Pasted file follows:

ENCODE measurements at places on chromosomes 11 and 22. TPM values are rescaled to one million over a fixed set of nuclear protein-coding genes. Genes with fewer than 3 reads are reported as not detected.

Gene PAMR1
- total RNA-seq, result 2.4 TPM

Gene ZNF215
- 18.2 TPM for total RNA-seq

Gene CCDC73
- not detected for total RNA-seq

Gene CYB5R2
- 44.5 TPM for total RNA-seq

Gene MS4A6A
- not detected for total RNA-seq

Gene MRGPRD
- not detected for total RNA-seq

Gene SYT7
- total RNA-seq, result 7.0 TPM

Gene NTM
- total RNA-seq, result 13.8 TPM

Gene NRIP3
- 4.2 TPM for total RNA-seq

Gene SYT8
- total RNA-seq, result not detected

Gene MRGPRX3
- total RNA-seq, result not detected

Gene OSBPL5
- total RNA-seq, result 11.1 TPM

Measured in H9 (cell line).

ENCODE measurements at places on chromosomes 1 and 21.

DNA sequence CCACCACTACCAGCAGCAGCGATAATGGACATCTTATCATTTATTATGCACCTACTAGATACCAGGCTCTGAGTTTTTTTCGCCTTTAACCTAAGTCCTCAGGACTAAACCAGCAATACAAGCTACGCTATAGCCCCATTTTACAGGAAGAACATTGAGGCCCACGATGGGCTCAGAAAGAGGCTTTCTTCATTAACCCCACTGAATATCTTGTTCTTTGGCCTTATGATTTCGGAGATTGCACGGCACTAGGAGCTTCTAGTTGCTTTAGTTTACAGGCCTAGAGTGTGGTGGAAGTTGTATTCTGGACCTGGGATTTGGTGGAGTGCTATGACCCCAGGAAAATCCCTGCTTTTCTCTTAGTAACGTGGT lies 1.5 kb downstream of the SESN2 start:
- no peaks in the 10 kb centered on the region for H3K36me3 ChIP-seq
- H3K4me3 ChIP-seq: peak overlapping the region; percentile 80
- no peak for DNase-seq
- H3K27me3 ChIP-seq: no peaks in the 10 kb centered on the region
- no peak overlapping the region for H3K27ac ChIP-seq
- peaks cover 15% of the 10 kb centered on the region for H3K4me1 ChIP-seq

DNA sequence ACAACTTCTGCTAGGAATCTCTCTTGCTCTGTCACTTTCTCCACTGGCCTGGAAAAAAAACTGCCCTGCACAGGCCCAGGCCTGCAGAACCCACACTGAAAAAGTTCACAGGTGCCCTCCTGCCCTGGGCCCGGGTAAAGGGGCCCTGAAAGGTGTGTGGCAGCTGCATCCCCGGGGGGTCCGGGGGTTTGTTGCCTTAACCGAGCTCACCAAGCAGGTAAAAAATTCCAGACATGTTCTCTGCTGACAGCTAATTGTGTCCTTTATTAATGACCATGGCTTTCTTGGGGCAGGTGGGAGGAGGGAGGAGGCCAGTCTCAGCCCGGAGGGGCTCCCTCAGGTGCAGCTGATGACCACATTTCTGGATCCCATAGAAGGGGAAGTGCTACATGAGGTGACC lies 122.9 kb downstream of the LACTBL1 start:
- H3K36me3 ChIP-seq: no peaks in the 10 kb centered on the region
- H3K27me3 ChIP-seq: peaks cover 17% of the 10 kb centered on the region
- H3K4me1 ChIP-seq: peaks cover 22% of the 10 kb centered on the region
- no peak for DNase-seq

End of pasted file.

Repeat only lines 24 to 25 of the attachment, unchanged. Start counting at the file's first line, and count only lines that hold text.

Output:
Gene OSBPL5
- total RNA-seq, result 11.1 TPM